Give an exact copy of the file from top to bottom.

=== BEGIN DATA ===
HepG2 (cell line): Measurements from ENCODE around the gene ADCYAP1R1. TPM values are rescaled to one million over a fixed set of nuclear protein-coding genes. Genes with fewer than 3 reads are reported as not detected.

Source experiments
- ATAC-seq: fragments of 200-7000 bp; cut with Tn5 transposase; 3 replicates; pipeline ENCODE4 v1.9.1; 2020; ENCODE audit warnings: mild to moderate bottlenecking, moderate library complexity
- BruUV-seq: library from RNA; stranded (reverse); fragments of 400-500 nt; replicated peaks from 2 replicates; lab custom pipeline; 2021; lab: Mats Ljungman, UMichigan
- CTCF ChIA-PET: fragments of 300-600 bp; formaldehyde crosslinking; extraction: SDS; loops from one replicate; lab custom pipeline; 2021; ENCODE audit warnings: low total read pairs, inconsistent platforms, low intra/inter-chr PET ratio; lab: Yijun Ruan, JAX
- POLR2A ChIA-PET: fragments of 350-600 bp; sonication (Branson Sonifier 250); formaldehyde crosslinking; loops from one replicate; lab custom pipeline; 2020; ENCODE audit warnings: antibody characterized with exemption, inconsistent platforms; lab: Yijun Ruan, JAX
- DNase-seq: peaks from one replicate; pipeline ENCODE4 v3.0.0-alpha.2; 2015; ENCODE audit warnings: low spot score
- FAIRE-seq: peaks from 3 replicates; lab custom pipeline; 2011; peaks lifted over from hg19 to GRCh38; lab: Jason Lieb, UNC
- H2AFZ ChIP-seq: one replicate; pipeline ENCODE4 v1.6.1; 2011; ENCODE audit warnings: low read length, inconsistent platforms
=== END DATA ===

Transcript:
HepG2 (cell line): Measurements from ENCODE around the gene ADCYAP1R1. TPM values are rescaled to one million over a fixed set of nuclear protein-coding genes. Genes with fewer than 3 reads are reported as not detected.

Source experiments
- ATAC-seq: fragments of 200-7000 bp; cut with Tn5 transposase; 3 replicates; pipeline ENCODE4 v1.9.1; 2020; ENCODE audit warnings: mild to moderate bottlenecking, moderate library complexity
- BruUV-seq: library from RNA; stranded (reverse); fragments of 400-500 nt; replicated peaks from 2 replicates; lab custom pipeline; 2021; lab: Mats Ljungman, UMichigan
- CTCF ChIA-PET: fragments of 300-600 bp; formaldehyde crosslinking; extraction: SDS; loops from one replicate; lab custom pipeline; 2021; ENCODE audit warnings: low total read pairs, inconsistent platforms, low intra/inter-chr PET ratio; lab: Yijun Ruan, JAX
- POLR2A ChIA-PET: fragments of 350-600 bp; sonication (Branson Sonifier 250); formaldehyde crosslinking; loops from one replicate; lab custom pipeline; 2020; ENCODE audit warnings: antibody characterized with exemption, inconsistent platforms; lab: Yijun Ruan, JAX
- DNase-seq: peaks from one replicate; pipeline ENCODE4 v3.0.0-alpha.2; 2015; ENCODE audit warnings: low spot score
- FAIRE-seq: peaks from 3 replicates; lab custom pipeline; 2011; peaks lifted over from hg19 to GRCh38; lab: Jason Lieb, UNC
- H2AFZ ChIP-seq: one replicate; pipeline ENCODE4 v1.6.1; 2011; ENCODE audit warnings: low read length, inconsistent platforms